46. Specifically, the Commission proposes to establish the rules for the creation and maintenance of the Covered List, which will list communications equipment and services that providers of advanced communications services will be prohibited from using any Federal subsidy to purchase or maintain. The Commission also proposes to require advanced communications service providers to report their use of communications equipment and services published on the Covered List, and to adopt enforcement mechanisms the Commission may implement to as part of the reimbursement program established by section 4 of the Secure Networks Act.

47. The RFA directs agencies to provide a description of and, where feasible, an estimate of the number of small entities that may be affected by the proposed rules, if adopted. The RFA generally defines the term “small entity” as having the same meaning as the terms “small business,” “small organization,” and “small governmental jurisdiction.” In addition, the term “small business” has the same meaning as the term “small business concern” under the Small Business Act. A small business concern is one that: (1) Is independently owned and operated; (2) is not dominant in its field of operation; and (3) satisfies any additional criteria established by the Small SBA.

48. Small Businesses, Small Organizations, Small Governmental Jurisdictions. The Commission's actions, over time, may affect small entities that are not easily categorized at present. The Commission therefore describes in this document, at the outset, three broad groups of small entities that could be directly affected herein. First, while there are industry specific size standards for small businesses that are used in the regulatory flexibility analysis, according to data from the SBA's Office of Advocacy, in general a small business is an independent business having fewer than 500 employees. These types of small businesses represent 99.9% of all businesses in the United States which translates to 28.8 million businesses.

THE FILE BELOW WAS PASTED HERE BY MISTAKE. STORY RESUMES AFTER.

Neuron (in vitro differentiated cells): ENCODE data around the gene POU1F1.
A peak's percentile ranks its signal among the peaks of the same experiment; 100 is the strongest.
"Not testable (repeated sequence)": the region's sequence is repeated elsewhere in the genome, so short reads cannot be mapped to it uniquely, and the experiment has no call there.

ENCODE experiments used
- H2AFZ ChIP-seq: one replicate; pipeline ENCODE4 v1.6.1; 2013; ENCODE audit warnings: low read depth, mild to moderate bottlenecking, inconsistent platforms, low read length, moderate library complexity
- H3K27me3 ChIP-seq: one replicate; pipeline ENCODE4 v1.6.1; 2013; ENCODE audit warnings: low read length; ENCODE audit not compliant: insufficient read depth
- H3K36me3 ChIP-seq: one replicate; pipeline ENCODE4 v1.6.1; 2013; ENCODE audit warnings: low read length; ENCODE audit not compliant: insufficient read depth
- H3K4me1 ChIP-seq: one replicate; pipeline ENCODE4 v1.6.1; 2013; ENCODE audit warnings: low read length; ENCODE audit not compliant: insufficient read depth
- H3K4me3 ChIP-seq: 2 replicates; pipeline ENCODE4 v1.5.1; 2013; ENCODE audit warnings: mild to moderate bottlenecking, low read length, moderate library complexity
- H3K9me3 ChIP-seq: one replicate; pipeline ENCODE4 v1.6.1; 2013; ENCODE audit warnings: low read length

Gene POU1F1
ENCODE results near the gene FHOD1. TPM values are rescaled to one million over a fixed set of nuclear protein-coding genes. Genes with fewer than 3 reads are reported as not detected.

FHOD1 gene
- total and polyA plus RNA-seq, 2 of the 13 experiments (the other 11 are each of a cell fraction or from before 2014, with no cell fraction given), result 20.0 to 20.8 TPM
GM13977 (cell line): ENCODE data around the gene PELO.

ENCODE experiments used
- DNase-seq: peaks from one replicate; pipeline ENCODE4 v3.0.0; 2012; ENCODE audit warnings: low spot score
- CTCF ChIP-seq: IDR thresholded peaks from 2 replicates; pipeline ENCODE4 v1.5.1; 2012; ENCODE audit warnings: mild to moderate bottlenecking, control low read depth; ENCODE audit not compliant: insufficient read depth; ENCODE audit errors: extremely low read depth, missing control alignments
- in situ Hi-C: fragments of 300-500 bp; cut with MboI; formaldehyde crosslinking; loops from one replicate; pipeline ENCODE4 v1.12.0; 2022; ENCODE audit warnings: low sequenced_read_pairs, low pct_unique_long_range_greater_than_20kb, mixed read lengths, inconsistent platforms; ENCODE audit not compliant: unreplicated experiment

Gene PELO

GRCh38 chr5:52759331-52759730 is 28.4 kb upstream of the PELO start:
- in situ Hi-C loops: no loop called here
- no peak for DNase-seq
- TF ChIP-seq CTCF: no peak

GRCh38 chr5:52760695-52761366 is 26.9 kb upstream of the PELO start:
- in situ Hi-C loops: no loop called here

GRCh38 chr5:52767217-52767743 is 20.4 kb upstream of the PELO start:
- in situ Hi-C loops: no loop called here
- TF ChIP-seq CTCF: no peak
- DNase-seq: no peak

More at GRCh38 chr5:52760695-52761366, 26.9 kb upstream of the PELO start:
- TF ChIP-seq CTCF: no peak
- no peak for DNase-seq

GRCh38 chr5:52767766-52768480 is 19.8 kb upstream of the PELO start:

49. Next, the type of small entity described as a “small organization” is generally “any not-for-profit enterprise which is independently owned and Start Printed Page 48142operated and is not dominant in its field.” Nationwide, as of Aug 2016, there were approximately 356,494 small organizations based on registration and tax data filed by nonprofits with the Internal Revenue Service (IRS).

50. Finally, the small entity described as a “small governmental jurisdiction” is defined generally as “governments of cities, counties, towns, townships, villages, school districts, or special districts, with a population of less than fifty thousand.” U.S. Census Bureau data from the 2017 Census of Governments indicate that there were 90,075 local governmental jurisdictions consisting of general purpose governments and special purpose governments in the United States. Of this number there were 36,931 general purpose governments (county, municipal and town or township) with populations of less than 50,000 and 12,040 special purpose governments—independent school districts with enrollment populations of less than 50,000. Accordingly, based on the 2017 U.S. Census of Governments data, the Commission estimates that at least 48,971 entities fall into the category of “small governmental jurisdictions.”

51. Small entities potentially affected by the proposals herein include eligible schools and libraries, eligible rural non-profit and public health care providers, and the eligible service providers offering them services, including telecommunications service providers, internet Service Providers (ISPs), and vendors of the services and equipment used for telecommunications and broadband networks.